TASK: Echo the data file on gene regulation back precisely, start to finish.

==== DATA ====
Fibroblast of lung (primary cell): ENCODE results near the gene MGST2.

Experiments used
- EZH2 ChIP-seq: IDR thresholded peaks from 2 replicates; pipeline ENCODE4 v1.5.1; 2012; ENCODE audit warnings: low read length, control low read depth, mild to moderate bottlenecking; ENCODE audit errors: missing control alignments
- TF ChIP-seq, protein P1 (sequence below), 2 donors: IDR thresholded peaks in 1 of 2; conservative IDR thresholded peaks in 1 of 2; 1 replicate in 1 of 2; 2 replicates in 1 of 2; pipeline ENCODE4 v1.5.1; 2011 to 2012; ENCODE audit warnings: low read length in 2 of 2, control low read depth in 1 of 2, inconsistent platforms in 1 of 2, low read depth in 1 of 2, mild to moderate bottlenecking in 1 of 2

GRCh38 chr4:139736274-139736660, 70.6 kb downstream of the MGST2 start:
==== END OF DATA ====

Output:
Fibroblast of lung (primary cell): ENCODE results near the gene MGST2.

Experiments used
- EZH2 ChIP-seq: IDR thresholded peaks from 2 replicates; pipeline ENCODE4 v1.5.1; 2012; ENCODE audit warnings: low read length, control low read depth, mild to moderate bottlenecking; ENCODE audit errors: missing control alignments
- TF ChIP-seq, protein P1 (sequence below), 2 donors: IDR thresholded peaks in 1 of 2; conservative IDR thresholded peaks in 1 of 2; 1 replicate in 1 of 2; 2 replicates in 1 of 2; pipeline ENCODE4 v1.5.1; 2011 to 2012; ENCODE audit warnings: low read length in 2 of 2, control low read depth in 1 of 2, inconsistent platforms in 1 of 2, low read depth in 1 of 2, mild to moderate bottlenecking in 1 of 2

GRCh38 chr4:139736274-139736660, 70.6 kb downstream of the MGST2 start: